|Joe Foster, center, received an award for 30 years of service to Campbellsville University from Dr. Frank Cheatham, senior vice president for academic affairs, and Dr. Michael V. Carter, president. Foster, also, was named the Distinguished Professor by the Advancement Board at Honors and Awards Day. (Campbellsville University Photo by Joan C. McKinney)|
By Drew Tucker, communications assistant
CAMPBELLSVILLE, Ky. – The staff and faculty of Campbellsville University celebrated their years of service at the 31st Annual Recognition Service recently.
“It’s hard to believe this has been happening now for 31 years, and there are a few of us here that have been to all of them,” Dr. Frank Cheatham, senior vice president for academic affairs, said.
“Thank you for your time and service at Campbellsville University,” he said.
|Dr. Dwayne Howell was the guest speaker at the
recognition service. (Campbellsville University Photo
by Joan C. McKinney)
Dr. Dwayne Howell, professor of Old Testament and Hebrew and celebrating 15 years at CU, said he has been connected to CU for much longer.
“Forty years has been my connection to Campbellsville University. I came here as a youth on one of the weekend visitations. My brother came here as a music major – one of the first people I remember actually meeting was Peggy Hardy [wife of Al Hardy, former dean of academic support and 43-year employee].”
In 1978 he arrived at CU and because of his brother, everyone thought he was the music major, even though he was a Christian studies history major.
“When revival teams came along they always wanted me to lead the music,” he said, “and I actually led a few of them.”
He said he met his wife in his sophomore year, and they have been together ever since. His wife is Dr. Susan Howell, professor of psychology at CU. They celebrated their 32nd anniversary May 1.
Howell said there are 10 professors and staff members who are still at CU from the time he was a student. He mentioned Dr. Gilbert Treadway and Bobby Himes, history professors, and Dr. H.E. Coker, Dr. Jerry Kibbons and Dr. Robert Street, who were all theology professors, as his mentors. Some have died, but they’d never be forgotten, he said. Street is still employed at CU as professor of computer information systems.
“Jerry taught me the love of the small church. For years I would go into small churches and people would ask ‘How’s Jerry doing?” – That’s the influence he had in all the counties around here. I think that’s one of the reasons why I love the small church and still pastor the small rural church.
“Bob Street is the reason why I have a Ph.D. in Old Testament. He built in me a love of the Old Testament, and I went on to pursue it at The Southern Baptist Theological Seminary.”
He said the names he mentioned were not only professors but became his mentors in ministry and friends over time.
“They have stood by me. In difficult times in my life they stood by me. One of the reasons I believe I’m a professor here at CU is because Bobby Himes and H.E. Coker constantly met with Dr. Kenneth Winters, former president, telling him ‘you need to get this person on your staff’.”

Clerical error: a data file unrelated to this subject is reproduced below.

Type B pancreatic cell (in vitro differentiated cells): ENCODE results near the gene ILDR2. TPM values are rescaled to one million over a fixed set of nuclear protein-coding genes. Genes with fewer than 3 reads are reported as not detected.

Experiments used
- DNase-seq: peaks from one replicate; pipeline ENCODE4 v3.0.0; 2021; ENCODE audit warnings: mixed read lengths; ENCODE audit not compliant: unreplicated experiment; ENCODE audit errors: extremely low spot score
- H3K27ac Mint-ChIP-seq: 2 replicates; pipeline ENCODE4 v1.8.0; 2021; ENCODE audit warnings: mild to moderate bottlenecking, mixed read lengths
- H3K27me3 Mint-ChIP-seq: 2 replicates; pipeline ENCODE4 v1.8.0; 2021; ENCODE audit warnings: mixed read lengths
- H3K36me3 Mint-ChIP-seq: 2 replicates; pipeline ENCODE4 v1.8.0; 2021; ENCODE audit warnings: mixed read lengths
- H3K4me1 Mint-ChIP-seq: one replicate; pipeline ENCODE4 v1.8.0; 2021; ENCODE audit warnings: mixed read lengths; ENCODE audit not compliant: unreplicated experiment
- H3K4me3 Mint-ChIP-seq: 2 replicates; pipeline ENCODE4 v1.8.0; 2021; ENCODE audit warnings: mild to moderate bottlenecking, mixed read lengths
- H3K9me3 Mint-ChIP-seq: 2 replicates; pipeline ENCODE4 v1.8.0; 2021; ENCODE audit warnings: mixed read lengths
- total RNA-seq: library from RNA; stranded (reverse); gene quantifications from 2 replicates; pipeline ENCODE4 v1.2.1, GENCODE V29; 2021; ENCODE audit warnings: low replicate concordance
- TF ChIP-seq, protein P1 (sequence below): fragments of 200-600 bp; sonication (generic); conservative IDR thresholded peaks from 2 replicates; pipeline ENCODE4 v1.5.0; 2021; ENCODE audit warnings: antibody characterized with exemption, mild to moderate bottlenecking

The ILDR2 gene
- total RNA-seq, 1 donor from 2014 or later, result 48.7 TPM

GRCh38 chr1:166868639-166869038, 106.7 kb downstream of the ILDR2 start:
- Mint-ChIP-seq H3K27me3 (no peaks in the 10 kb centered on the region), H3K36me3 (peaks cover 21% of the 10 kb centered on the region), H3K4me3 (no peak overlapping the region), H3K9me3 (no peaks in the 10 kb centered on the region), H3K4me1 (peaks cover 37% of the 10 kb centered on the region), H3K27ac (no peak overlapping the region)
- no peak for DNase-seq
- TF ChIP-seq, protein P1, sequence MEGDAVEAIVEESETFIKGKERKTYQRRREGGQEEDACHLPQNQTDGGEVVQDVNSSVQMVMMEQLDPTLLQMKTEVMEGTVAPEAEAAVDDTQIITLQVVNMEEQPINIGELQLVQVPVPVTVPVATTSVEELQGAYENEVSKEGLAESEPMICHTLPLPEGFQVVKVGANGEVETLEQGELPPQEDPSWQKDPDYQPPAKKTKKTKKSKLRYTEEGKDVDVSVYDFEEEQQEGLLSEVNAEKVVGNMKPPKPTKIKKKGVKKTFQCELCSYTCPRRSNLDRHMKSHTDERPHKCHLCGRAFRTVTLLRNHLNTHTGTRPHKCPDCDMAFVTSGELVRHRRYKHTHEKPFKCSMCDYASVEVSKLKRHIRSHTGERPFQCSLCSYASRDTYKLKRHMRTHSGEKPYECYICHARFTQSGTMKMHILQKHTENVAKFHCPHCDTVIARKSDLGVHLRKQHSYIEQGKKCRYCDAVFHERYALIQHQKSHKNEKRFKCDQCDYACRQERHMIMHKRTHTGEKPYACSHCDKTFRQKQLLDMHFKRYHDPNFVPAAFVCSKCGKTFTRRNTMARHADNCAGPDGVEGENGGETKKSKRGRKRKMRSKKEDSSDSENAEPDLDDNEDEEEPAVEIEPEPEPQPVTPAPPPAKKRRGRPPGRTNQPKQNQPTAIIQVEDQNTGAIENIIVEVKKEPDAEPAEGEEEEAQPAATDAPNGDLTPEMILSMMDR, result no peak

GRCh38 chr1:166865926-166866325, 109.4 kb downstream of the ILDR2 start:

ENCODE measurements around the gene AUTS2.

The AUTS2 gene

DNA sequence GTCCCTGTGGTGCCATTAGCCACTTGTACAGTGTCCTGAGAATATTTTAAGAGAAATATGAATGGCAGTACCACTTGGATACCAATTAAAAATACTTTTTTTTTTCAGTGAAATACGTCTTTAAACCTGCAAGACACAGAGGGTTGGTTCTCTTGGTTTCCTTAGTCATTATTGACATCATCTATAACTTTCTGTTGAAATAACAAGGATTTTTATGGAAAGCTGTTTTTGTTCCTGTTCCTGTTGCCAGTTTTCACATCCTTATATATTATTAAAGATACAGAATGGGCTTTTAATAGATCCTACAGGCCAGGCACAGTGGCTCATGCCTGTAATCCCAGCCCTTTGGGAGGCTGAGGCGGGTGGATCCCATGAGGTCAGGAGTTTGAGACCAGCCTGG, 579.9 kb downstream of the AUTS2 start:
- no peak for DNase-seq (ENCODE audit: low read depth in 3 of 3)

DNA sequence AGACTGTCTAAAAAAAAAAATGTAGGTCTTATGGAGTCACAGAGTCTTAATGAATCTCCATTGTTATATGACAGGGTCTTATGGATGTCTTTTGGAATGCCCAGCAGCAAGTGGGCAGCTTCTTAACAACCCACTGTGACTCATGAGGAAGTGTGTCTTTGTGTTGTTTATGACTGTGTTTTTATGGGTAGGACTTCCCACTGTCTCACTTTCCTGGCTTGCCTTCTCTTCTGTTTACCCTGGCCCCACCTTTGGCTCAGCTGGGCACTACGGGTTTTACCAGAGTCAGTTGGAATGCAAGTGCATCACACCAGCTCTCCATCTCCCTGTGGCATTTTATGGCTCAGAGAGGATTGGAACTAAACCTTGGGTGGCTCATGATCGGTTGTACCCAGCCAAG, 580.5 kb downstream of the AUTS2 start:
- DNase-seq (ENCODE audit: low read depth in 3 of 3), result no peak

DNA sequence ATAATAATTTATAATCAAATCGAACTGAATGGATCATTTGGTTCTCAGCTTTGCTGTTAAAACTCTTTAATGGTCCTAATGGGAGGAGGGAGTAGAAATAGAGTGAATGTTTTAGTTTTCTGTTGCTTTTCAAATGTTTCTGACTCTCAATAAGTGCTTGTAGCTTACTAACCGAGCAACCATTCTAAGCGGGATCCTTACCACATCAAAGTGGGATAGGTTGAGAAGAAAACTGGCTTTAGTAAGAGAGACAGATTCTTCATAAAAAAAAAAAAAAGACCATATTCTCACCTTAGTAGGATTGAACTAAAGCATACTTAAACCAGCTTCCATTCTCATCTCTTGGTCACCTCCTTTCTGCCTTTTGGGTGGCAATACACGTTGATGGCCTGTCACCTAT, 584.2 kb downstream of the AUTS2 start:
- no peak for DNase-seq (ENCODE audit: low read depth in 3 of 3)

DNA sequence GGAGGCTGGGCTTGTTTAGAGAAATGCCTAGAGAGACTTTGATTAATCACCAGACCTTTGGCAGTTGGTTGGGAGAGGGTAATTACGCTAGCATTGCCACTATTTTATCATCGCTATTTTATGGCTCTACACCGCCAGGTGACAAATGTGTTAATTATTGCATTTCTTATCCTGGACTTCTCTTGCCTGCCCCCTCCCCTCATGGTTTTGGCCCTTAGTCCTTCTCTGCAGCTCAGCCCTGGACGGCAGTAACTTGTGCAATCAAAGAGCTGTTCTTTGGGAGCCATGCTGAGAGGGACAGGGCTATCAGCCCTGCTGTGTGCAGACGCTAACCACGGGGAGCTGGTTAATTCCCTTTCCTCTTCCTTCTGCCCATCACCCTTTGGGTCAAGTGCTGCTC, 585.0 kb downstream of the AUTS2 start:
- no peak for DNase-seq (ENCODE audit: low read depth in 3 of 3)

Celebrating his 15 years at CU, he offered those attending a life lesson.
“Not all of your students will remember you, but there’s going to be specific ones that your lives are going to touch. Specific ones you’re going to be given an opportunity to; not only as their professor, but also their mentor and friend. Appreciate that, because as I’ve experienced, it is something that will truly stay with you all your life.”
Dr. Michael V. Carter, president of CU, gave an update on the life of the university since the beginning of the academic year. He spoke of Paul Dameron, director of institutional research, and Teresa Pruitt, accounts payable manager, who were CU employees who died on July 24, 2013 and Aug. 24, 2013, respectively.
“We began the year with this news of the loss of these two very dear individuals who really loved our university and worked extremely hard for CU. We started off on a sad note,” he said.
“I tell you every time I turn off of 55/68 at the junction of 210 and head under the underpass I always think about Paul Dameron. And I always think about the sweet smile of Teresa Pruitt and the gracious manner she treated our students in a way that most of you didn’t get to see. Those of us who worked in the Administration building got to see her grace and dignity.”
He said he had lost his bedrock with the death of Dameron, who would track numbers, helped make predictions for the school year and knew where CU would be financially.
“We were scrambling when it came to numbers,” he said. “We have an incredible team but Paul added a dimension and knowledge of who we were. They continue to be on my mind.”
Carter talked about the “incredible flood” that hit the university back in fall 2013. Buildings that had never been flooded were flooded. He said through great effort they made repairs and improved the campus for future events.
He said CU had a record on-campus enrollment, and had a record number of mission trips over the Christmas and spring breaks.
“We have moved this year with a great spirit. We’re more diverse now in every aspect of our operation than at any time in our 108-year history, in the full spectrum. We’re approaching 90 different options of study. It’s pretty incredible that we have that kind of range and impact. We’ve landed on our feet and have moved forward.”
His talked moved on to Mid-Continent University, a liberal arts Christian institution located near Mayfield, Ky. which has announced that it will close its doors in June.